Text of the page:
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This solemn sympathy poor Venus noteth;
Over one shoulder doth she hang her head;
Dumbly she passions, frantickly she doteth;
She thinks he could not die, he is not dead:
Her voice is stopp'd, her joints forget to bow;
'Her eyes are mad, that they have wept till now.

Upon his hurt she looks so steadfastly,
That her sight dazzling makes the wound seem three;
And then she reprehends her mangling eye,
That makes more gashes where no breach should be:
His face seems twain, each several limb is doubled;
For oft the eye mistakes, the brain being troubled.
My tongue cannot express my grief for one.
And yet, quoth she, behold two Adons dead!
My sighs are blown away, my salt tears gone,
Mine eyes are turn'd to fire, my heart to lead:
Heavy heart's lead, melt at mine eyes' red fire!
So shall I die by drops of hot desire.

Alas, poor world, what treasure hast thou lost!
What face remains alive that's worth the viewing?
Whose tongue is music now? what can'st thou boast
Of things long since, or any thing ensuing?
The flowers are sweet, their colours fresh and trim,
But true-sweet beauty liv'd and died with him.

Bonnet nor veil henceforth no creature wear!
Nor sun nor wind will ever strive to kiss you :
Having no fair to lose, you need not fear;
The sun doth scorn you, and the wind doth hiss you:
But when Adonis liv'd, sun and sharp air
Lurk'd like two thieves, to rob him of his fair:

And therefore would he put his bonnet on,
Under whose brim the gaudy sun would peep,
The wind would blow it off, and, being gone,
Play with his locks; then would Adonis weep:
And straight in pity of his tender years, [tears.
They both would strive who first should dry his
To see his face, the lion walk'd along
Behind some hedge, because he would not fear him;
To recreate himself when he hath sang,
The tiger would be tame, and gently hear him;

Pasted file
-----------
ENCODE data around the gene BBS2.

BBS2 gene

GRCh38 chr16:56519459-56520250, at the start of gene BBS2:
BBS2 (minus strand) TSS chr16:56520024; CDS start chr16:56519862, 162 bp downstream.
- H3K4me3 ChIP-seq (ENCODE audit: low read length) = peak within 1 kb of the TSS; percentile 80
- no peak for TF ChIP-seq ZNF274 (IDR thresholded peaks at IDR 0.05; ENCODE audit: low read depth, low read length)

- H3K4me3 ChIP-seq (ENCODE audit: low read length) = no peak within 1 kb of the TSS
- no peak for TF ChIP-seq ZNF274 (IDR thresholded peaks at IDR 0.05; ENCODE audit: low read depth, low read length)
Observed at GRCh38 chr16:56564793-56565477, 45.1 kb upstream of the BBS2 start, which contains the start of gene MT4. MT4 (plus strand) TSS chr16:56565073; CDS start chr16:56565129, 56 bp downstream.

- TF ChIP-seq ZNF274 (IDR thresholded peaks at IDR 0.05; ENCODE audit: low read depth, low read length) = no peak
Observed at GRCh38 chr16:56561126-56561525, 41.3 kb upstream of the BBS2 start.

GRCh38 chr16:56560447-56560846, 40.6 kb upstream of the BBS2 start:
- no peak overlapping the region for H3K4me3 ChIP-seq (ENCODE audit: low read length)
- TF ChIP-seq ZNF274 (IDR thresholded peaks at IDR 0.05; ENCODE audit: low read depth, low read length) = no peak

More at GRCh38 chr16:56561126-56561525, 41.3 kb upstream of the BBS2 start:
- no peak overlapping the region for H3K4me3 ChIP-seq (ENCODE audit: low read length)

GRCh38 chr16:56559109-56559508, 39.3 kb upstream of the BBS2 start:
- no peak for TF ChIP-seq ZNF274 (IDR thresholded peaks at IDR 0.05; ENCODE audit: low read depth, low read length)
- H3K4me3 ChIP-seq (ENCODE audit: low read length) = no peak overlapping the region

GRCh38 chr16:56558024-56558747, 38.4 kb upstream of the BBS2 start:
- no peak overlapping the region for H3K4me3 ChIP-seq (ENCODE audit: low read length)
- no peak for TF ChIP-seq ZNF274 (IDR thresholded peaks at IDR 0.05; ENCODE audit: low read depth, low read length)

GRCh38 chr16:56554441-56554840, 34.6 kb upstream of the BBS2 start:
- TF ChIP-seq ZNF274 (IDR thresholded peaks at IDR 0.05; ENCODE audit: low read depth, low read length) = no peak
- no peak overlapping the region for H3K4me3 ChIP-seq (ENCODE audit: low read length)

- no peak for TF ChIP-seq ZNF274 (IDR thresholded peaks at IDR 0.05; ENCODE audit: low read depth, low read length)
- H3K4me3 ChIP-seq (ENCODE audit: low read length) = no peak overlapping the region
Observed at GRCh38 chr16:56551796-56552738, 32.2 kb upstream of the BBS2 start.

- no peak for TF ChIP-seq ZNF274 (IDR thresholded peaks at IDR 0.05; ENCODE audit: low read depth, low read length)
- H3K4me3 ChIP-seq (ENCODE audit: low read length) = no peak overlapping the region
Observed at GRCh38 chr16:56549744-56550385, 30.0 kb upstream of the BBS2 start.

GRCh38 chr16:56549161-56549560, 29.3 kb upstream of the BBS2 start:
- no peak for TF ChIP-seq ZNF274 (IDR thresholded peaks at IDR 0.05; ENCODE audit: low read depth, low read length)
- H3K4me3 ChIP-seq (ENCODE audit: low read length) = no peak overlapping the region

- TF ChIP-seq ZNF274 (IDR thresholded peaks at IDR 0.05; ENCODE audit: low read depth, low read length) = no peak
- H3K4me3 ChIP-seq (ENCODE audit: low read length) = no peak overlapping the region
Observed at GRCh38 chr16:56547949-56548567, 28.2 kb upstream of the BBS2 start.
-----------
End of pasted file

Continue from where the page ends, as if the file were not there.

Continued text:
If he had spoke, the wolf would leave his prey,
And never fright the silly lamb that day.

When he beheld his shadow in the brook,
The fishes spread on it their golden gills;
When he was by, the birds such pleasure took,
That some would sing, some other in their bills
Would bring him mulberries, and ripe-red cherries;
He fed them with his sight, they him with berries.
But this foul, grim, and urchin-snouted boar,
Whose downward eye still looketh for a grave,
Ne'er saw the beauteous livery that he wore;
Witness the entertainment that he gave:
If he did see his face, why then I know,
He thought to kiss him, and hath kill'd him so.
'Tis true, 'tis true; thus was Adonis slain:
He ran upon the boar with his sharp spear,
Who did not whet his teeth at him again,
But by a kiss thought to persuade him there;
And nuzzling in his flank, the loving swine
Sheath'd, unaware, the tusk in his soft groin.
Had I been tooth'd like him, I must confess,
With kissing him I should have kill'd him first;
But he is dead, and never did he, bless
My youth with his; the more am I accurst.
With this she falleth in the place she stood,
And stains her face with his congealed blood.

She looks upon his lips, and they are pale:
She takes him by the hand, and that is cold;
She whispers in his ears a heavy tale,
As if they heard the woeful words she told:
She lifts the coffer-lids that close his eyes,
Where, lo! two lamps, burnt ont, in darkness lies :

Two glasses, where herself herself bebeld
A thousand times, and now no more reflect;
Their virtue lost, wherein they late excell'd,
And every beauty robb'd of his effect:
Wonder of time, quoth she, this is my spite,
That, you being dead, the day should yet be light.
Since thou art dead, lo! here I prophesy,
Sorrow on love hereafter shall attend:
It shall be waited on with jealousy,
Find sweet beginning, but unsavoury end;
Ne'er settled equally, but high or low;
That all love's pleasure shall not match his wos.
It shall be fickle, false, and full of frand;
Bud and be blasted in a breathing-while;
The bottom poison, and the top o'er-straw'd
With sweets, that shall the truest sight beguile :
The strongest body shall it make most weak;
Strike the wise dumb, and teach the fool to speak.

It shall be sparing, and too full of riot,
Teaching decrepit age to tread the measures;
The staring ruffian shall it keep in quiet,
Pluck down the rich, enrich the poor with treasures:
It shall be raging-mad, and silly-mild,
Make the young old, the old become a child.

It shall suspect, where is no cause of fear;
It shall not fear, where it should most mistrust;
It shall be merciful, and too severe,
And most deceiving, when it seems most just;
Perverse it shall be, where it shews most toward;
Put fear to valour, courage to the coward.
It shall be cause of war, and dire events,
And set dissention 'twixt the son and sire ;
Subject and servile to all discontents,
As dry combustious matter is to fire;
Sith in his prime death doth my love destroy,
They that love best, their loves shall not enjoy.

By this the boy that by her side lay kill'd,
Was melted like a vapour from her sight,
And in his blood, that on the ground lay spill'd.
A purple flower sprung up, checquer'd with white;
Resembling well his pale cheeks, and the blood
Which in round drops upon their whiteness stood.
She bows her head, the new-sprung flower to smell,
Comparing it to her Adonis' breath;
And says, within her bosom it shall dwell,